Today, the Harry Potter franchise is celebrated for its success globally, accompanied by a host of awards and accolades. Despite the entertaining attributes of its fictional character, it's hard to ignore its correlation with Adolfo de Jesus Constanzo in the lead to the creation of the Matamoros cult.
Within a six-year span, the cult was responsible for drug trafficking, 16 ritual killings, and over twenty suspected homicides.
In Harry Potter and the Philosopher’s Stone emerged a young lad who discovered he was a wizard at the age of 11. Then on, he would become a protégé of Hagrid upon an invitation to attend Hogwarts School of Witchcraft. Though Constazo's case was similar, it was not so glamorous.
Raised Catholic, Constazo morphed into the world of sorcery after many visits with his mother to Haiti, where he got fascinated with voodoo. Soon, the former altar boy became a protégé of a voodoo priest in Little Havanna, Miami, at the age of ten. As a teenager, he had graduated to the drug trade and fortune telling under the supervision of his new stepfather. Over the years, Constazo became a nuisance in Miami. By Constazo’s 21st birthday, the Cuban-American had arrived in Mexico City where he met like-minded individuals such as Martin Quintana. He would later become one of the disciples of the Matamoros cult.
The group became successful fortune-tellers for the Mexican cartels in a short amount of time. The drug cartel members believed the group’s spells and animal sacrifices were the reason for the success of their drug trade. As a result, Constazo became a hit with high-ranking corrupt officials and assassins who paid handsomely for his services.
By this time, Constanzo’s purchasing power included a $60,000 condo in Mexico City, and several exotic cars, with members of the Federal Judicial Police as part of his entourage. Though the group was already raiding graveyards for human remains, Constazo believed it was time to expand its interest in the drug world and needed more juice for his sorceries. Hence, over time, the group graduated to using live human sacrifices to provide more powerful protection. As a result, over 20 individuals lost their lives with their mutilated body parts found in Mexico City.
Failed Mergers & New Acquisitions
In 1986, the emboldened Constanzo proposed a partnership with the Calzadas, the most powerful cartel at the time. However, Matamoros’ proposal was denied. Reportedly, seven family members of the Calzadas soon went missing, with their bodies later found with missing toes, ears, and even brains and spines, according to Fandom.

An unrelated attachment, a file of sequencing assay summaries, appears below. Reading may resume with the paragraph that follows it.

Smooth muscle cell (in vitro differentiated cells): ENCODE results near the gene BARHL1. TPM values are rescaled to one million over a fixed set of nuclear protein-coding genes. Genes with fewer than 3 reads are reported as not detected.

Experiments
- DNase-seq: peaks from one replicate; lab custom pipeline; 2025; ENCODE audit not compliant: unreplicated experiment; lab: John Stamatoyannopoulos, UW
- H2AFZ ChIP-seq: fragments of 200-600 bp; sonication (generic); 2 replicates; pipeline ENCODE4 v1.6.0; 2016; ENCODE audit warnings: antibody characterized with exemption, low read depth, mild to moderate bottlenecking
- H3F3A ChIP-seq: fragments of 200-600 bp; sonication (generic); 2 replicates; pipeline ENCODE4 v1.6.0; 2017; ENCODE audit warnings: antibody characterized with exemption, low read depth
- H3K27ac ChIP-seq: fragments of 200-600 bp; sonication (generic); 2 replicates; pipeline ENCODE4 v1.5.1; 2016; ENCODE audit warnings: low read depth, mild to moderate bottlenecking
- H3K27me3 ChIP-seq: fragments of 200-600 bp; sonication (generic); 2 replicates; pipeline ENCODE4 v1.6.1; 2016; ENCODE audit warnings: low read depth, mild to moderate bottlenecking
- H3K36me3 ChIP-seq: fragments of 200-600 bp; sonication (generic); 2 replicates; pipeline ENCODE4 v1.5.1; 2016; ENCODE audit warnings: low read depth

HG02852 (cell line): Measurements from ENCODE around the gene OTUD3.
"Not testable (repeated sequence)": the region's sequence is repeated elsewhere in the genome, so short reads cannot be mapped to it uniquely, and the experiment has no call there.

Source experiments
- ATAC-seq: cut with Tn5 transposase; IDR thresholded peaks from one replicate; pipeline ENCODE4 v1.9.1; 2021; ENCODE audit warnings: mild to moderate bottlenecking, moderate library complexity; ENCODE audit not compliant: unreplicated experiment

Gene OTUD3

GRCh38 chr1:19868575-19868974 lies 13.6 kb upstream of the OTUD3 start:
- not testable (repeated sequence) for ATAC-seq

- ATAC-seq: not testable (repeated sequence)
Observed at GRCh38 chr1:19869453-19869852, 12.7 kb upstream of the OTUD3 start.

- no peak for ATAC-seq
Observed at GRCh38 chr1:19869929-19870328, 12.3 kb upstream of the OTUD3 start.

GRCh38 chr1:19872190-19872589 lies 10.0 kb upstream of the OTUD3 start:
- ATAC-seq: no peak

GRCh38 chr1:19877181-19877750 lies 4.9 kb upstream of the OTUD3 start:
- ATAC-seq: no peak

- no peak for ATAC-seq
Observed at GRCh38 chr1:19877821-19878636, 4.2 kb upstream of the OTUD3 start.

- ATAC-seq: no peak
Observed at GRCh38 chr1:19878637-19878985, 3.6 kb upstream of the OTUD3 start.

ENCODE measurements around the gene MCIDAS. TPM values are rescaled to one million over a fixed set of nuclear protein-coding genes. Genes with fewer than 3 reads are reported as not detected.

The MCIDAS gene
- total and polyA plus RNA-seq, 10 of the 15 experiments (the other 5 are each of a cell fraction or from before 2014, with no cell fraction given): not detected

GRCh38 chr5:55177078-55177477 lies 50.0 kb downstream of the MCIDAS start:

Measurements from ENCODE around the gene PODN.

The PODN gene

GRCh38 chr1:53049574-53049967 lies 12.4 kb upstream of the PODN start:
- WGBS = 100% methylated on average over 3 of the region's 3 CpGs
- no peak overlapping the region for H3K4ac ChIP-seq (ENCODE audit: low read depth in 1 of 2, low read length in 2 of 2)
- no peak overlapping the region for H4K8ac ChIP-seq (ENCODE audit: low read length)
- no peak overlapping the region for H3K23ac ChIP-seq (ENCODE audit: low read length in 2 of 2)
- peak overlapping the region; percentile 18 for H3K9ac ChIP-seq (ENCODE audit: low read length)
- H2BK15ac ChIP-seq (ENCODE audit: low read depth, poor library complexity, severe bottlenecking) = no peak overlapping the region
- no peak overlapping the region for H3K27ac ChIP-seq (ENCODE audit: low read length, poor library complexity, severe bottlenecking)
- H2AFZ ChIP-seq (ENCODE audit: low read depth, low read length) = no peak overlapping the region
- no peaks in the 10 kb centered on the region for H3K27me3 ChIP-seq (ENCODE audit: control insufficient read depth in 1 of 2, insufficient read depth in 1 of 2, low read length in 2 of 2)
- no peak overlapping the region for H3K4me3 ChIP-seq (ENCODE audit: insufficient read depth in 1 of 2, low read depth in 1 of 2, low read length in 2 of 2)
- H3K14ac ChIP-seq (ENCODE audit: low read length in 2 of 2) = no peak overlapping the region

Though Constazo was gay, he acquired the services of a young lady, Sara Aldrete, who was later dubbed “The Godmother”, since she was Constazo’s lieutenant regarding the group’s activities and operations.
Pride Before the Fall
After moving to Rancho Santa Elena with several more murders linked to the group, Constazo was now a prominent and powerful drug dealer. On March 14, 1989, he ordered his followers to kidnap a victim for a ritual to be performed for the safe passage of his 800-kilo shipment of marijuana. This would be the second victim after the notorious cult leader decided they needed the power of the brain from an American student. Later, the group abducted Mark J. Kilroy, a pre-med student from Texas who had been celebrating spring break with some friends. Unbeknown to Constazo, Kilroy was from a prominent Texas family who brought down pressure on the Mexican government from U.S. politicians and attention to his disappearance.
On April 1, Mexican authorities accosted an accomplice of Constazo, Serafin Hernandez, 22, who refused to stop at a checkpoint. Ignorant of his belief that he was untouchable because of the magical charms prepared by Constazo for him and his family, he led authorities to the group’s location. After Hernandez’s arrest, fifteen mutilated bodies were found on the premises, including Kilroy. Huge shipments of marijuana and firearms were also found on the premises, according to Rollings Stone.
Final Chapter - Man In The Mirror
A month later, Mexican authorities who were on a door-to-door search of a missing young girl in an unrelated case came across the hideout of Constanzo and four of his disciples, including Alderete. Panicked, the cult leader shot at the police with a machine gun, which propelled over 180 armed officers to descend on the premises. With no way out, Constanzo gave the gun to one of his disciples and ordered him to shoot him and Quintana.
After Constazo’s death, 14 cult members were arrested, including Aldrete and three others who were convicted of first-degree murder, drug trafficking, and a slew of felony charges. Alderete and Hernandez were each sentenced to 60 years in prison.
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